• 09 John Robinson, Testimony and Practice of the Presbyterian Church in Reference to American Slavery, p. 10. In 1774 a committee was appointed to report on slavery but the synod agreed to defer the matter to their next meeting. It was not until 1787 that definite action opposing slavery was taken. Baird, Col- lection of Acts, etc. of the Presbyterian Church (Philadelphia, 1885), pp. 817-818. 70 See his letter of October 2, 1750, Perry, Hist. Coll. Am. Col. Ch. (Va.), pp. 368-371 ; see also letter of 1756; note 125, infra. 71 William and Mary College Quarterly, XI. 109 (1759); XII. 4, 9 (1753), James Wetmore reports, 1727/8, that at Rye, New York, "Some Presbyterians will allow their servants [negroes] to be taught, but are unwilling they should be baptized." Bolton, p. 250. 72 Wm. and Mary Col. Qr., XII. 10 (1763). Slavery and Conversion in the Colonies 515 tion for breeding up their posterity in the nurture and admonition of the Lord ". 73 Wesleyan Methodism was represented by societies formed in Maryland about 1766. The first conference was held at Philadelphia in 1773, attended by Francis Asbury and nine other English preachers acting under due authority from John Wesley, but no action was taken on slavery. 74 Individual clergymen, how- ever, were against slavery, like Freeborn Garrettson, who manu- mitted his slaves ; T5 and especially Francis Asbury, who writes in his Journal, June 23, 1776, " after preaching ... I met the class, and then met the black people, some of whose unhappy masters forbid their coming for religious instruction ". 76 There were comparatively few Baptists and Lutherans in the South before 1774, and fewer still held slaves. We have evidence that one Baptist church in Virginia, in 1 758-1 759, had admitted them as members. 77 In 1766 Mr. Barnett, a missionary of the S. P. G., wrote to the secretary from Brunswick, " New light baptists are very numerous in the southern parts of this parish — The most il- literate among them are their Teachers even Negroes speak in their Meetings." 78 The attitude of the Lutherans is best shown by the Salzburgers who settled in Georgia in 1738. They were at first op- ponents of slavery; 79 but owing to the want of suitable white lab- orers, their pastor Boltzius yielded, on the ground that the negro might be given moral and spiritual advantages. 80 He expressed joy when his first purchase proved to be " a Catholic Christian ". The slaves were given freedom from labor on Sunday, and other church festivals, nor was labor required which would prevent them from attendance upon any week-day service. One of the plans of Boltzius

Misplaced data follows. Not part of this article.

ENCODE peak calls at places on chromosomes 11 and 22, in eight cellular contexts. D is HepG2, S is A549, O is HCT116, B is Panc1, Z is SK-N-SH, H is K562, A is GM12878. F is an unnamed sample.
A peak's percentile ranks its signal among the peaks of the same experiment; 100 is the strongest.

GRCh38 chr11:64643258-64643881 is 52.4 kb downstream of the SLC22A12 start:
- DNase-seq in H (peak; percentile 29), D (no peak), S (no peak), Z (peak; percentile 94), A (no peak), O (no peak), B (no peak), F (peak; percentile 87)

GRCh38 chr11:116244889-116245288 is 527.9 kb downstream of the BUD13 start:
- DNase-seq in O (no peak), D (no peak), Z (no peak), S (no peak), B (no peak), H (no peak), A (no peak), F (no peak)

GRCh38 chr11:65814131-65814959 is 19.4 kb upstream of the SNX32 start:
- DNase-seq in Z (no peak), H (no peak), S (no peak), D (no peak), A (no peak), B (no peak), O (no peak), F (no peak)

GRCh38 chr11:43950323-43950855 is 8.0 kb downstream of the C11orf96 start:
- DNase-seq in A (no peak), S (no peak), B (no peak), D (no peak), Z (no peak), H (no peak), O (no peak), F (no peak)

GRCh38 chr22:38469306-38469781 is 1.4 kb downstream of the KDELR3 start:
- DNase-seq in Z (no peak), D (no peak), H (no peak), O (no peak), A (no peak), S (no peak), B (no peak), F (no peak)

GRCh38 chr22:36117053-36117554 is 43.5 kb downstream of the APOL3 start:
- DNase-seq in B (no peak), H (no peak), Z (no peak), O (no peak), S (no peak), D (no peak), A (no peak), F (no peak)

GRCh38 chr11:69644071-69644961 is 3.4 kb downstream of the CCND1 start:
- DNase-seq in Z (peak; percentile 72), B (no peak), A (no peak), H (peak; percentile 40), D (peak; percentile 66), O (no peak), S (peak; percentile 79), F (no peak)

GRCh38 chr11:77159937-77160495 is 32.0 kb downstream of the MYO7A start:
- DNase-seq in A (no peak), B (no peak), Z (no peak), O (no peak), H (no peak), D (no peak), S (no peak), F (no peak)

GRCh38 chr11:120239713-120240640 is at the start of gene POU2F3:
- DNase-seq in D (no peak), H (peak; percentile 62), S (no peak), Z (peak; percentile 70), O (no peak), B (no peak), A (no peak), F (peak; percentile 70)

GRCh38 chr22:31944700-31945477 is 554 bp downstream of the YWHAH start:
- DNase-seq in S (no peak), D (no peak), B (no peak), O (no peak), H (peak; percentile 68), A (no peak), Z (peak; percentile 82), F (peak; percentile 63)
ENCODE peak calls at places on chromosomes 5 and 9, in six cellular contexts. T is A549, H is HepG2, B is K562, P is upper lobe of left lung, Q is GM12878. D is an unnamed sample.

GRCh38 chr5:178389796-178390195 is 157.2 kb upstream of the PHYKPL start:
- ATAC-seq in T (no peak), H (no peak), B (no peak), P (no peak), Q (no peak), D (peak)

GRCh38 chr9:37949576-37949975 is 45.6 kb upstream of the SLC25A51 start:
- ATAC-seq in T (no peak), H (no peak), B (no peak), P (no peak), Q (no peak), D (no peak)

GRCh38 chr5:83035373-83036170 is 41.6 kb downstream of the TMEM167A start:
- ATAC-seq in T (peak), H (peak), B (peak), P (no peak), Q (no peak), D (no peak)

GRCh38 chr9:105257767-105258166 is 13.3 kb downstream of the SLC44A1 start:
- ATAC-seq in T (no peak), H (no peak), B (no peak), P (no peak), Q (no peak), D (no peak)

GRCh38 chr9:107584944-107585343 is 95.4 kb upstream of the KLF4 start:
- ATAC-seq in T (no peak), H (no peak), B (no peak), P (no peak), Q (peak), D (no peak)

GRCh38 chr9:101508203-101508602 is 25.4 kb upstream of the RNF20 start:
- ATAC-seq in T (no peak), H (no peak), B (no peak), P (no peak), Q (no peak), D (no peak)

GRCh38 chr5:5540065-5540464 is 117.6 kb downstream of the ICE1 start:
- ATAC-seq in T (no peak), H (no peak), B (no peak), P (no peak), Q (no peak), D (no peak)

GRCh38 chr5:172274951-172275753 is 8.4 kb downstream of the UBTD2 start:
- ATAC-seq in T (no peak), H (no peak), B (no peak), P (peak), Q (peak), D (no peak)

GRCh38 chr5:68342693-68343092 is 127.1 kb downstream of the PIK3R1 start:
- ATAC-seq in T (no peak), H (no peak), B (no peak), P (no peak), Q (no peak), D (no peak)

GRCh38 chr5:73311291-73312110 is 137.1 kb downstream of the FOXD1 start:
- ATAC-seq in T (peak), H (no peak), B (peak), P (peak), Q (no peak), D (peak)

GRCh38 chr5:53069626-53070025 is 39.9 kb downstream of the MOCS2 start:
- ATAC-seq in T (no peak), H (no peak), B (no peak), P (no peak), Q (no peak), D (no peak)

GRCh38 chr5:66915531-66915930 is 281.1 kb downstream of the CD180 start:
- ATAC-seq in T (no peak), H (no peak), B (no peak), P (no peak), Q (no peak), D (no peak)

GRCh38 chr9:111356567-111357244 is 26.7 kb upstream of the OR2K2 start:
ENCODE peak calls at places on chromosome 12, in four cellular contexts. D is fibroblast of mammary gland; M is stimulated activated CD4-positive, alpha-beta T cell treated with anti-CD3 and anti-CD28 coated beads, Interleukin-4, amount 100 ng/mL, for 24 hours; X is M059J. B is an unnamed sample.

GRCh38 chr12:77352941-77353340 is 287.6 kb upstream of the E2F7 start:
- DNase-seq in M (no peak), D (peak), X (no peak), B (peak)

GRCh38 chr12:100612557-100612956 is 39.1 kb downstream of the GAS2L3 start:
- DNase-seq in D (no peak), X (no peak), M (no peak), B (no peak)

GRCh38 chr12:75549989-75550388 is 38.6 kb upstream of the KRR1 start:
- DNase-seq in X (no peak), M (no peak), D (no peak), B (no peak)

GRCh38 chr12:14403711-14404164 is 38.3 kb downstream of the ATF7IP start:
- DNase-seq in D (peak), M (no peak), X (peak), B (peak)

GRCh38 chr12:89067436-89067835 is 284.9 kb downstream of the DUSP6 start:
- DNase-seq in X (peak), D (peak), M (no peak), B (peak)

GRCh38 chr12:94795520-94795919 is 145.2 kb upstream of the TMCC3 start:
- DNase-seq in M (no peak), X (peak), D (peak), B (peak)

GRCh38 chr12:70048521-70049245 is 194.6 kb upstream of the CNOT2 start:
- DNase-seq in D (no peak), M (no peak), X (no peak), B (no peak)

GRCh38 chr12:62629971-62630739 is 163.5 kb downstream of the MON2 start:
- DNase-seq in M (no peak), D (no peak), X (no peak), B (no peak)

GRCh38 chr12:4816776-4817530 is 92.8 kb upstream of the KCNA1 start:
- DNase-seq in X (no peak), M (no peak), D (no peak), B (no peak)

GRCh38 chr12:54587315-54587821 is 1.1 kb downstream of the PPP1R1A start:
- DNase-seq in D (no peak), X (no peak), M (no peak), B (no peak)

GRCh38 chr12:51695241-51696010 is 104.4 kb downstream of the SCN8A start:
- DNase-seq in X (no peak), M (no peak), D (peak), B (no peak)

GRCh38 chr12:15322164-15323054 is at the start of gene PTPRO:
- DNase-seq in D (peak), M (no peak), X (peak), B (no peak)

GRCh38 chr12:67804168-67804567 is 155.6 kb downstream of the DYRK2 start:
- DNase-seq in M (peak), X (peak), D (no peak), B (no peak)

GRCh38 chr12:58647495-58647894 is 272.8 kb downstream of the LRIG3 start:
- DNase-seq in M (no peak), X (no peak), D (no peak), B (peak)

• 73 Tyerman, Life of Whitefield, II. 272—273, letter dated March 22, 1751. See also his plea for the religious instruction of negroes, in the New England Weekly Journal, April 29, 1740. 7 * Minutes of the Methodist Conferences annually held in America, 1773- 1813 (New York, 1813), I. 5-6. It was not until 1780 that action was taken dis- approving slavery. Ibid., pp. 25-26. '5 McTyeire, History of Methodism, p. 310. 70 Asbury, Journal (New York, 1852), I. 141. See also Earnest, The Religious Development of the Negro in Virginia, p. 48. 77 Thorn, Struggle for Religious Freedom in Virginia (J. H. Univ. Stud, in Hist, and Polit. Sci., ser. XVIII.), pp. 505-507, 515-517; Semple, History of Bap- tists (ed. Beale), pp. 291-292. 78 N. C. Col. Rec, VII. 164. A resolve of a Baptist denomination in North Carolina in 1783 gives one of the earliest expressions of opinion of any consid- erable body of Baptists on the duties of the master of a slave. It is to the effect that he should give slaves liberty to attend " the worship of God in his family " and exhort slaves to this end. Burkitt and Read, Concise History of the Kehukee Baptist Association (Halifax, 1803), p. 70. '9 Jacobs, History of Evangelical Lutheran Church in the United States, pp. 150, 167—168; Strobel, The Salzburgers, pp. 30, 80, 102—103. so Jacobs, pp. 167-168; Strobel, p. 104. This was also advised by Urlsperger. " If you take slaves in faith, and with the intent of conducting them to Christ, the action will not be a sin, but may prove a 'benediction ' " (ibid.). 516 M. W.Jernegan was to buy a large number of young children and place them, in the hands of thoroughly trustworthy Salzburgers for religious instruc- tion. He baptized a number of negro children. 81 Heinrich Muh- lenberg and his associates in Pennsylvania also endeavored to give negroes religious instruction. 82 It thus appears that the dissenting sects were interested to a greater or less extent in the conversion of slaves, and were generally willing to baptize and admit them into their churches. Only the Friends, however, could see any inconsistency in the holding of slaves by church members. 83 Though so many forces in State and Church were favorable to the conversion of slaves, progress was nevertheless exceedingly slow, and the results attained at the open- ing of the Revolution were comparatively meagre. Before tracing